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ID2224 Networks in Data Science 7.5 credits

Course offering missing for current semester as well as for previous and coming semesters
Headings with content from the Course syllabus ID2224 (Autumn 2016–) are denoted with an asterisk ( )

Content and learning outcomes

Course contents

  • Main network models and their applications for P2P, Pub/Sub Systems
  • Navigability in Structured and Unstructured Overlays
  • Basics of Spectral Graph Theory
  • Random Walks on Graphs
  • Page Rank, Graph Clustering and Community detection, Social Network Analysis
  • Algorithms for Massive Linked Data.

Intended learning outcomes

The students will after the course

  • be able to summarize and describe the main network models and research solutions that are basis for building structured and unstructured P2P overlays and Publish/subscribe systems
  • be able to summarize and describe the fundamental concepts of spectral graph theory and apply them in practice for graph topology analysis
  • be able to summarize and describe the fundamental concepts of random walk theory and its practical applications on the link analysis of social networks and the web
  • be able to elaborate on and apply algorithms for massive linked data problems (e.g., graph clustering, community detection etcetera).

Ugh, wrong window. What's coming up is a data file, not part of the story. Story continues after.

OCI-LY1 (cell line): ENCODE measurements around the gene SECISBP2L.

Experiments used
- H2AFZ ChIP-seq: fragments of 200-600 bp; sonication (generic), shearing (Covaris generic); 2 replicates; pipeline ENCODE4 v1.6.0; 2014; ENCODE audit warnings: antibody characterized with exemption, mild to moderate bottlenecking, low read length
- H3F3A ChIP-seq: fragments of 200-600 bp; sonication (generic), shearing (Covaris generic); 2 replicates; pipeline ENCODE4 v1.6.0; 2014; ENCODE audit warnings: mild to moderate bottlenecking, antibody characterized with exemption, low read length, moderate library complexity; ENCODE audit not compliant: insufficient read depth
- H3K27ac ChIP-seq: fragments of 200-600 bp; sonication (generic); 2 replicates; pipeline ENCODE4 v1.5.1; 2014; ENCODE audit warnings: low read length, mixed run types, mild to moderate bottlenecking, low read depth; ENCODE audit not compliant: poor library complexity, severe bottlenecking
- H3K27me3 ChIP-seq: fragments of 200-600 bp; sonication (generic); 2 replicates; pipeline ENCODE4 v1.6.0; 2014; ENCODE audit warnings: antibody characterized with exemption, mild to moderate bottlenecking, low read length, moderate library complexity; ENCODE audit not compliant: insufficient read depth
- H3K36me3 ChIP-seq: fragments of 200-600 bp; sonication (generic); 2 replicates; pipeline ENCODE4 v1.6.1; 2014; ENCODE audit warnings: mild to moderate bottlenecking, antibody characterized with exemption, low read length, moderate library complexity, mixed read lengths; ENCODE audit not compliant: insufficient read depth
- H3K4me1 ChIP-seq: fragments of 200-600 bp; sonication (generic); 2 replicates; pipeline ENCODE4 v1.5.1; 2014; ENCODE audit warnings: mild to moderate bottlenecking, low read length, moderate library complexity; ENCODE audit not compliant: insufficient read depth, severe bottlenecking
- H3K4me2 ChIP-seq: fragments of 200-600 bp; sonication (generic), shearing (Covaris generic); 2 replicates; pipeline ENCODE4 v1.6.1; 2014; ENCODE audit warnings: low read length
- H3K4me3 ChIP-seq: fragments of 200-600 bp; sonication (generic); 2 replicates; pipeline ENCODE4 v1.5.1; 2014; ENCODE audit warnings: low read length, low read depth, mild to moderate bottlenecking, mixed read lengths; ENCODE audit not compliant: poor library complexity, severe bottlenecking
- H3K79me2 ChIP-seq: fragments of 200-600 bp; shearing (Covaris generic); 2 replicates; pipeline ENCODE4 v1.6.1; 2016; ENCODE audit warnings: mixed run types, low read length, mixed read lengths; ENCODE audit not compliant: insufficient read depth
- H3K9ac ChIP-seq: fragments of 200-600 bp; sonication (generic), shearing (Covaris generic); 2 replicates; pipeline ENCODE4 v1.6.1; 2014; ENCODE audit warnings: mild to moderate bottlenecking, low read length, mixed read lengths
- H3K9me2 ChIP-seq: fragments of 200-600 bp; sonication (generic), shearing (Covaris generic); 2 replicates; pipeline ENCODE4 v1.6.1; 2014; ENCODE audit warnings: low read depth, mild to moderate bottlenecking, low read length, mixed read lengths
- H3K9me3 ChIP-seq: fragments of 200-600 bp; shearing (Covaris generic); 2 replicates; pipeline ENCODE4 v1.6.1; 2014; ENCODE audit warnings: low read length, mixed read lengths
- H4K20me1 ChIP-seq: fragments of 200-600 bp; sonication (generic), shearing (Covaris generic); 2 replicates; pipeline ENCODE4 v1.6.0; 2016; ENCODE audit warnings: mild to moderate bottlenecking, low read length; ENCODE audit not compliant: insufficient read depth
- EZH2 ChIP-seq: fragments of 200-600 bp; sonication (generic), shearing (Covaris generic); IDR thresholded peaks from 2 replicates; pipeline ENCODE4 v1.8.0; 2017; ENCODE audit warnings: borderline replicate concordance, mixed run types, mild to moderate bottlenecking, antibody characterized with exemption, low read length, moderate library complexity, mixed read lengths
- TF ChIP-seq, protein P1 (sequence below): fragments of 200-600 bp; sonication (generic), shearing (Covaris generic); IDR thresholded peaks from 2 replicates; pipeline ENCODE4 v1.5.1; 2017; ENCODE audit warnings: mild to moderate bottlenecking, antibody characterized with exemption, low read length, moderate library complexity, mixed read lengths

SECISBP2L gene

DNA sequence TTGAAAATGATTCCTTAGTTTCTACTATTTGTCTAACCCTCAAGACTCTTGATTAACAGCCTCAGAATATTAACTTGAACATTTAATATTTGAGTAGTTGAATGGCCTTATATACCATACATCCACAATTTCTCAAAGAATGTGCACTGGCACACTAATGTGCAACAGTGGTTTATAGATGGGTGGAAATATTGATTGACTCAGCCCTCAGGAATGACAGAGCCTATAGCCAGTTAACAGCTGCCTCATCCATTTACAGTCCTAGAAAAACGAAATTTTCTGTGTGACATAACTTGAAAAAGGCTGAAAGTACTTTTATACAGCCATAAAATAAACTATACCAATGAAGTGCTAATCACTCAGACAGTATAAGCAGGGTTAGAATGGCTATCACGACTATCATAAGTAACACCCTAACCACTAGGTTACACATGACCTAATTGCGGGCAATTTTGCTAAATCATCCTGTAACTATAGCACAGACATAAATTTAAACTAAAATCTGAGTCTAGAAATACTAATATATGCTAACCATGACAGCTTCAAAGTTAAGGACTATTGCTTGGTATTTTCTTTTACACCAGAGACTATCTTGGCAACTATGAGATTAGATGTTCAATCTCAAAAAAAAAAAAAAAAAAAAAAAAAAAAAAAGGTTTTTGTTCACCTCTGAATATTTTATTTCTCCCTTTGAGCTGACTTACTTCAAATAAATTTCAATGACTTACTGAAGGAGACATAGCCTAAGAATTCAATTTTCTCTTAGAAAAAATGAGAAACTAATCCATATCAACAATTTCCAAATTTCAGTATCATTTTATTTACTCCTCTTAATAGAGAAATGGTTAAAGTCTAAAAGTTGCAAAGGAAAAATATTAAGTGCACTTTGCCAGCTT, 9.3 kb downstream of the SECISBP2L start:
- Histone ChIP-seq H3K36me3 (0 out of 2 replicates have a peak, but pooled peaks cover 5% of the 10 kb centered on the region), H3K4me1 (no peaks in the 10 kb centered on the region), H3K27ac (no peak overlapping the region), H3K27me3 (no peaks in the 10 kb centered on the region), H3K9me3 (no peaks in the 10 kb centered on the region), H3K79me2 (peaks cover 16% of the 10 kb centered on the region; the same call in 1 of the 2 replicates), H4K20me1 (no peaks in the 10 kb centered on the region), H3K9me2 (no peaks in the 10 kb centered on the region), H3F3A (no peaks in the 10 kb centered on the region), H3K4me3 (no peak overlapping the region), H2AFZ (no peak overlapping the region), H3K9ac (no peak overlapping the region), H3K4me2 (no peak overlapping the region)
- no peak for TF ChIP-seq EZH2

Course disposition

No information inserted

Literature and preparations

Specific prerequisites

No information inserted

Recommended prerequisites

Basic knowledge in distributed systems (ID2203 and ID2210). Acquaintance with concepts and terminology associated with linear algebra, statistics, probability theory.


No information inserted


The course is loosely based on the following books:

  • John Hopcroft and Ravindran Kannan ” Foundations of Data Science” (2013)
  • David Easley and Jon Kleinberg “Networks, Crowds, and Markets: Reasoning About a Highly Connected World” (2010)

Examination and completion

If the course is discontinued, students may request to be examined during the following two academic years.

Grading scale

A, B, C, D, E, FX, F


  • LAB1 - Programming Assignments, 3.0 credits, grading scale: P, F
  • TEN1 - Examination, 4.5 credits, grading scale: A, B, C, D, E, FX, F

Based on recommendation from KTH’s coordinator for disabilities, the examiner will decide how to adapt an examination for students with documented disability.

The examiner may apply another examination format when re-examining individual students.

Written examination. Laboratory tasks.

Opportunity to complete the requirements via supplementary examination

No information inserted

Opportunity to raise an approved grade via renewed examination

No information inserted


Profile picture Sarunas Girdzijauskas

Ethical approach

  • All members of a group are responsible for the group's work.
  • In any assessment, every student shall honestly disclose any help received and sources used.
  • In an oral assessment, every student shall be able to present and answer questions about the entire assignment and solution.

Further information

Course web

Further information about the course can be found on the Course web at the link below. Information on the Course web will later be moved to this site.

Course web ID2224

Offered by

ICT/Software and Computer system

Main field of study

Computer Science and Engineering

Education cycle

Second cycle

Add-on studies

No information inserted

Supplementary information

Thios course will never be given. The material will be dsitributed to other courses.